Community-led watershed development activities, including the establishment of exclosures (areas where both livestock and farming activities are excluded) on degraded communal grazing land, have become a common practice in Ethiopia since the 1990s. However, it is not yet fully understood how these exclosures change soil organic carbon and total soil nitrogen in different soil types and under different agroecologies. A meta-analysis using data gathered from the most relevant peer reviewed articles from Ethiopian exclosure systems was conducted to assess the variation in the effects of exclosures on soil carbon and nitrogen and to investigate the factors controlling change. The results demonstrate that after 16 years, exclosures can increase soil organic carbon and total soil nitrogen up to an effect size greater than two. This is moderated by soil type, exclosure age, landscape position and agroecology. More effective restoration of soil carbon was observed in less developed Leptosols and Cambisols than in more developed Luvisols, and in drier than more humid agroecologies. The results suggest that soil type and agroecology should be taken into consideration when planning and implementing exclosures on degraded communal grazing land. The findings of this study provide base line information for the future expansion of exclosures, and guide where to focus implementation. They also provide criteria to be used when planning and establishing exclosures to restore soil carbon and nitrogen. In addition, the results generated through this meta-analysis provide better understanding of the spatial and temporal variation of the effectiveness of exclosures to restore soil carbon and nitrogen.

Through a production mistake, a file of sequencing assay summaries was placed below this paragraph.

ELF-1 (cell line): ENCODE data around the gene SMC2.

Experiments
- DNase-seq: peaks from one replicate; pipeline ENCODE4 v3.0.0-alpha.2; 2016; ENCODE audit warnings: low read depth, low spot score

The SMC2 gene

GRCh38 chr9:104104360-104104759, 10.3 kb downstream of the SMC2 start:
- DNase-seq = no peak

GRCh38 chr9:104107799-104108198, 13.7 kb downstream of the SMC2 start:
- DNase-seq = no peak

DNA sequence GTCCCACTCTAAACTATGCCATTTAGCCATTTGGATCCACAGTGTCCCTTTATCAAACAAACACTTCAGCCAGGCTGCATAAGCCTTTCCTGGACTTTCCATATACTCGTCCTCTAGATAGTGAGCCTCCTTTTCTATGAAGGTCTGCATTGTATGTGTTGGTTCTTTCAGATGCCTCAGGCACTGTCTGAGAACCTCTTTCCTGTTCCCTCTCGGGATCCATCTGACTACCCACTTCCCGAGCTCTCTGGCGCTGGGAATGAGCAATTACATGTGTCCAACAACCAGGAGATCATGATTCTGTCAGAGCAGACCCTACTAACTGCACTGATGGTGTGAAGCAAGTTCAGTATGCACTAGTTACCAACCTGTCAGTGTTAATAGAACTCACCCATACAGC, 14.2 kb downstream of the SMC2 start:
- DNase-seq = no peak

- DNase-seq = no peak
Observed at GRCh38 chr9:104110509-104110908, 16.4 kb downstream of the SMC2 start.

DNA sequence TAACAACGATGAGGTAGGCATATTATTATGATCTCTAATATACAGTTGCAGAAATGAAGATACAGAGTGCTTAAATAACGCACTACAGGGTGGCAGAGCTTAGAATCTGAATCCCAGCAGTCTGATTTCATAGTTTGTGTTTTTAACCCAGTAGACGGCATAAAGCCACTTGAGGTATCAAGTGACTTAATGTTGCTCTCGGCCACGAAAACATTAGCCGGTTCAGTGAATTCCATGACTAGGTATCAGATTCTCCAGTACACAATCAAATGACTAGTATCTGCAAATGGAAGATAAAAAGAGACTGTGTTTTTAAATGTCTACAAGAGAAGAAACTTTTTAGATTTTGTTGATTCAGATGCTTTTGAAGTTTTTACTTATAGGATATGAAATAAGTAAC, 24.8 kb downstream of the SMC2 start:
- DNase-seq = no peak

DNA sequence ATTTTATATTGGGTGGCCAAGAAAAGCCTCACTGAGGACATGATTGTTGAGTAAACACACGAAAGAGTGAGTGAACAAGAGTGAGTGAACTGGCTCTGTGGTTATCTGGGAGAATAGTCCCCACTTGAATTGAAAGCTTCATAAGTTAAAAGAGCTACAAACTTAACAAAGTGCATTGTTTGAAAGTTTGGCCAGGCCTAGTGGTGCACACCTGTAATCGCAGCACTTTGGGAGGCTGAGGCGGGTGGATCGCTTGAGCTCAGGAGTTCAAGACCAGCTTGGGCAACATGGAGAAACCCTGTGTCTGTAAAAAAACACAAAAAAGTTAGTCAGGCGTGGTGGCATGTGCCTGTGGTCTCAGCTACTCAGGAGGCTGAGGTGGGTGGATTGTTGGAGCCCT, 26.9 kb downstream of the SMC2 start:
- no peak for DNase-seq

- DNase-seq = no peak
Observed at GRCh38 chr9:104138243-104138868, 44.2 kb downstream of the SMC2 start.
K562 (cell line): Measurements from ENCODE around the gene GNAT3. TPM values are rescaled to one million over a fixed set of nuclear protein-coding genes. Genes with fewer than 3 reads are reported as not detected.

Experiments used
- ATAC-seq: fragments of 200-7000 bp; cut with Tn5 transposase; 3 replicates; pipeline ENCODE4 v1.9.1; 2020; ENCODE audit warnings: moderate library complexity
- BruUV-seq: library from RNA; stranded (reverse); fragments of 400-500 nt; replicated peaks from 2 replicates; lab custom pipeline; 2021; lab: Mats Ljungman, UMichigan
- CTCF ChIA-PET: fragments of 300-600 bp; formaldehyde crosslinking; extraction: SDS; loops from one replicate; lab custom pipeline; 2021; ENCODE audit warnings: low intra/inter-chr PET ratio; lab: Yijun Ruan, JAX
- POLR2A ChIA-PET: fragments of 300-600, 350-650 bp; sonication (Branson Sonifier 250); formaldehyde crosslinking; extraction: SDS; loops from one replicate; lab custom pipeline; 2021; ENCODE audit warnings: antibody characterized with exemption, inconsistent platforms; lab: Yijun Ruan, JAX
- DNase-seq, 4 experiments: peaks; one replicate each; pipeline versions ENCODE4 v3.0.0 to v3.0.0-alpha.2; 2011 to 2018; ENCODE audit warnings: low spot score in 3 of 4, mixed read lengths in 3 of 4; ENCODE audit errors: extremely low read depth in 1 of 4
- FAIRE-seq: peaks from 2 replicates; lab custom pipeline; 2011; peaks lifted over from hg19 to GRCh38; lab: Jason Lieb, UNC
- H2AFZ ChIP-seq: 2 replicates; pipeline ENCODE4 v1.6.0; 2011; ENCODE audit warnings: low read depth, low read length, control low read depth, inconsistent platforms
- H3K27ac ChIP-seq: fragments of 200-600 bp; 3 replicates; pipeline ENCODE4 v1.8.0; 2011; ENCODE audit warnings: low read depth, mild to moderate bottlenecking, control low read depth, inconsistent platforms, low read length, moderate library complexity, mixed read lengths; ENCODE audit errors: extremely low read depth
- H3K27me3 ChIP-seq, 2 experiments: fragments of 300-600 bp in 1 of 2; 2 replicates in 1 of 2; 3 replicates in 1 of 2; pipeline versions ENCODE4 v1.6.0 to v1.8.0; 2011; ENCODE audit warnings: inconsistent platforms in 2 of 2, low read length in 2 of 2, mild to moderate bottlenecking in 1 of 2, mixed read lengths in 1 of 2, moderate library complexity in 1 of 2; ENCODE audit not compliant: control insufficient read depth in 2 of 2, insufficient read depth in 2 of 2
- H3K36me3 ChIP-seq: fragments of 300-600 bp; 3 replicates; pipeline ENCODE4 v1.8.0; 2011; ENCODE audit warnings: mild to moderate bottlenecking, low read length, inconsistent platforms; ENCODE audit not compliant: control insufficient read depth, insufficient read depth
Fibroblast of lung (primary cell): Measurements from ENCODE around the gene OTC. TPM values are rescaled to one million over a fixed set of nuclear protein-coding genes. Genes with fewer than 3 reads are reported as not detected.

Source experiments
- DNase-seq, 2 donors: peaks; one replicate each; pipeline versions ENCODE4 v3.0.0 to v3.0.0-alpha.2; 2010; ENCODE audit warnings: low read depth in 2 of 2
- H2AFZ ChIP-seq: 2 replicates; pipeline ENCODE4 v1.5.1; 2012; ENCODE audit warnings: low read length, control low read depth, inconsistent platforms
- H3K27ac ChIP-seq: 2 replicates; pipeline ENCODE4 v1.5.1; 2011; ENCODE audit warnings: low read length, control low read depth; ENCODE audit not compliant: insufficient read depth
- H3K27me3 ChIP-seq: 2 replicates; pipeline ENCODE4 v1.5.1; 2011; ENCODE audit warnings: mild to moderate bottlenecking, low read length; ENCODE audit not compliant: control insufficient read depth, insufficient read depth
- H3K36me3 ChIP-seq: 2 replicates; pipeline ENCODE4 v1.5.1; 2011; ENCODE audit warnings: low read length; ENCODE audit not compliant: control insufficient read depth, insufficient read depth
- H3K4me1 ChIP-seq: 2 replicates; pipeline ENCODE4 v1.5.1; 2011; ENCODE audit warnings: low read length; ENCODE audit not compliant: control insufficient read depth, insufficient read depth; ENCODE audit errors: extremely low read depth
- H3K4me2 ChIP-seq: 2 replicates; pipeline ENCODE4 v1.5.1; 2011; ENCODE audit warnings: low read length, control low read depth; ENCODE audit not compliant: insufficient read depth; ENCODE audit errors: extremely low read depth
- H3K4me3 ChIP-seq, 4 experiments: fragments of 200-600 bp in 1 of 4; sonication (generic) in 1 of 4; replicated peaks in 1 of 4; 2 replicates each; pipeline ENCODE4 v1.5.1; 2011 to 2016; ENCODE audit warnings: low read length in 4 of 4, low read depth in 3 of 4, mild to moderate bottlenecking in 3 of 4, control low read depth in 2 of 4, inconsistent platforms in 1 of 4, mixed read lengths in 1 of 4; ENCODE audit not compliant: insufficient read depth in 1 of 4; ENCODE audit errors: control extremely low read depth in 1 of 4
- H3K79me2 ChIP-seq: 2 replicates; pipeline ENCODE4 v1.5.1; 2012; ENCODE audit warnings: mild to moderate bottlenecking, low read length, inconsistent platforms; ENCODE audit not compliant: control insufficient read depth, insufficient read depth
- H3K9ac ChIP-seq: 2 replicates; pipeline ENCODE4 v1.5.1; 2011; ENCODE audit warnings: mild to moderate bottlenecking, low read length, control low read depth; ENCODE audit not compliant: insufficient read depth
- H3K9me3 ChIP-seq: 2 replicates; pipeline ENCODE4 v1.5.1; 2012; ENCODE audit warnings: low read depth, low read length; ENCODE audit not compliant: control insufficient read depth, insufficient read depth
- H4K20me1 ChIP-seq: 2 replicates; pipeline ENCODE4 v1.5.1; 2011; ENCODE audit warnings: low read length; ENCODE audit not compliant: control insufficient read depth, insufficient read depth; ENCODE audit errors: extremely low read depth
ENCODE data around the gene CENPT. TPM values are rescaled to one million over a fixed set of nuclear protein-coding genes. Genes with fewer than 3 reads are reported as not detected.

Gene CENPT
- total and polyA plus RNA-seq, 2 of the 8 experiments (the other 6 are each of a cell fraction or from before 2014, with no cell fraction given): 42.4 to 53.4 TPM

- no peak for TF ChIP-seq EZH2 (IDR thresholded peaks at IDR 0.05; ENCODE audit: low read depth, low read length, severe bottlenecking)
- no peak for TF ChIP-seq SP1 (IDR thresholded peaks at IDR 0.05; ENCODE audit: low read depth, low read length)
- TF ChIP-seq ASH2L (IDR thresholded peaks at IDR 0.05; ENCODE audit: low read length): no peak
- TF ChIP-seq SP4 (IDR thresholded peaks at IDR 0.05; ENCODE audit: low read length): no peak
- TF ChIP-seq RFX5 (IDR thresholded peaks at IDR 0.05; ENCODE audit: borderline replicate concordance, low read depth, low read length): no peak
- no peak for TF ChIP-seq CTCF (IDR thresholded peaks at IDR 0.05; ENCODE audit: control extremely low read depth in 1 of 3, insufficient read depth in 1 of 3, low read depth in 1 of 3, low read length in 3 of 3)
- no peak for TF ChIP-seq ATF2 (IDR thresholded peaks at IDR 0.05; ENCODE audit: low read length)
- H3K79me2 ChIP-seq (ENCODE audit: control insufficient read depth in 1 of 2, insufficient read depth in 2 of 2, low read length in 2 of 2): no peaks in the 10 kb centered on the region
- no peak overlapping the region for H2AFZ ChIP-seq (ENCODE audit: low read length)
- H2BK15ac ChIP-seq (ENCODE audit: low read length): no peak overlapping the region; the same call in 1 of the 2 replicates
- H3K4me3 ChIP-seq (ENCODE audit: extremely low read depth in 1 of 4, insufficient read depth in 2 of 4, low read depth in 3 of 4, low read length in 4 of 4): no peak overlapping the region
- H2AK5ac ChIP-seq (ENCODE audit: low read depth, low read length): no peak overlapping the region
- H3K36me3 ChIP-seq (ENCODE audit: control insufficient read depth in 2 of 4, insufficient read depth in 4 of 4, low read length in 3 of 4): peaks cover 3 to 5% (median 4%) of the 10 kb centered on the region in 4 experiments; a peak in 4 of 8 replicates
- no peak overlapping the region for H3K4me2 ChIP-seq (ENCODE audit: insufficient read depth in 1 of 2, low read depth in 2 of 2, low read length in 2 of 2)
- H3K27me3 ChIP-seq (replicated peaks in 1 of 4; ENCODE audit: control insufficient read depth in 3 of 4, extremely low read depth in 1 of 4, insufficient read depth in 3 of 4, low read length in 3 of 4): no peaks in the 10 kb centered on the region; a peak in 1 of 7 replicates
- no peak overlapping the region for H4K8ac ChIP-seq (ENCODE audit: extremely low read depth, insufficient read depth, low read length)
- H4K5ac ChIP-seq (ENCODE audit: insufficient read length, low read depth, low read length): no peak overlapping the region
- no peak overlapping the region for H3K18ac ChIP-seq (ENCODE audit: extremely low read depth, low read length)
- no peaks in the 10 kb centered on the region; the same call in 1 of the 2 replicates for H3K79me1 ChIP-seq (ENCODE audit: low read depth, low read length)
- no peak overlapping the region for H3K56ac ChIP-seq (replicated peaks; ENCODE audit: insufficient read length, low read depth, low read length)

|Journal||Frontiers in Ecology and Evolution|
|Publication status||Accepted/In press - 10 Jan 2022|
- Exclosure age
- Grazing land
- Restoration of degraded lands
- Soil types